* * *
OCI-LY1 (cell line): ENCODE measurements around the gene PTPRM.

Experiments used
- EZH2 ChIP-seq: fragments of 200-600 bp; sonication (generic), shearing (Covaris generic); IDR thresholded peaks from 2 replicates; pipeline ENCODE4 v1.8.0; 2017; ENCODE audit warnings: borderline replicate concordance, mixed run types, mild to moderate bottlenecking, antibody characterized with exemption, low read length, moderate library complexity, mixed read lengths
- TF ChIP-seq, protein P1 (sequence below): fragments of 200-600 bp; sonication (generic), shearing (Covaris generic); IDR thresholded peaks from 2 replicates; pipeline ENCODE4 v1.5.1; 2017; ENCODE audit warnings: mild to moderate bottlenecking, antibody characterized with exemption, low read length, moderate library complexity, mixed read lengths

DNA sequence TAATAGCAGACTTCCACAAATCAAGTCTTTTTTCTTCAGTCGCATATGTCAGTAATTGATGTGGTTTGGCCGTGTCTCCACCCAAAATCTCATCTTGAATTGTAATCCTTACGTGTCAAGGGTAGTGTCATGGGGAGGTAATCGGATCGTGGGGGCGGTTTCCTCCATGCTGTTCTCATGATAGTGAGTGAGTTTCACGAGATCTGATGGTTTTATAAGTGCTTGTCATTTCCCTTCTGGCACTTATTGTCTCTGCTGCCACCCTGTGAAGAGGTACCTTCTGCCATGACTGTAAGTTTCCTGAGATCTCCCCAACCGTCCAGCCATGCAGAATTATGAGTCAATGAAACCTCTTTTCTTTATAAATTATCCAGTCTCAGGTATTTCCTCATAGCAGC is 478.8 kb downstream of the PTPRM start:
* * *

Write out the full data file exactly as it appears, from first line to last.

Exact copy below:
OCI-LY1 (cell line): ENCODE measurements around the gene PTPRM.

Experiments used
- EZH2 ChIP-seq: fragments of 200-600 bp; sonication (generic), shearing (Covaris generic); IDR thresholded peaks from 2 replicates; pipeline ENCODE4 v1.8.0; 2017; ENCODE audit warnings: borderline replicate concordance, mixed run types, mild to moderate bottlenecking, antibody characterized with exemption, low read length, moderate library complexity, mixed read lengths
- TF ChIP-seq, protein P1 (sequence below): fragments of 200-600 bp; sonication (generic), shearing (Covaris generic); IDR thresholded peaks from 2 replicates; pipeline ENCODE4 v1.5.1; 2017; ENCODE audit warnings: mild to moderate bottlenecking, antibody characterized with exemption, low read length, moderate library complexity, mixed read lengths

DNA sequence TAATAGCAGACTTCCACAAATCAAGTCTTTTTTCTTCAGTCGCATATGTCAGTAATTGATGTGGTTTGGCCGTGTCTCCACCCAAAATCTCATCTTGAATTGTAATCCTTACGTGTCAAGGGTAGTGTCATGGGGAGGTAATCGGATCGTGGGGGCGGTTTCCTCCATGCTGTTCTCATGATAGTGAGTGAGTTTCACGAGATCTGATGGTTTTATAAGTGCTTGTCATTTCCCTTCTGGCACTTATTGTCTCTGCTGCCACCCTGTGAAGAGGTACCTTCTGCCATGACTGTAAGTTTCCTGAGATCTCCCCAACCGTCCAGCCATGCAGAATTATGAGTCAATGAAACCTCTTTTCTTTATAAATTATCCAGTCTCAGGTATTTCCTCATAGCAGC is 478.8 kb downstream of the PTPRM start: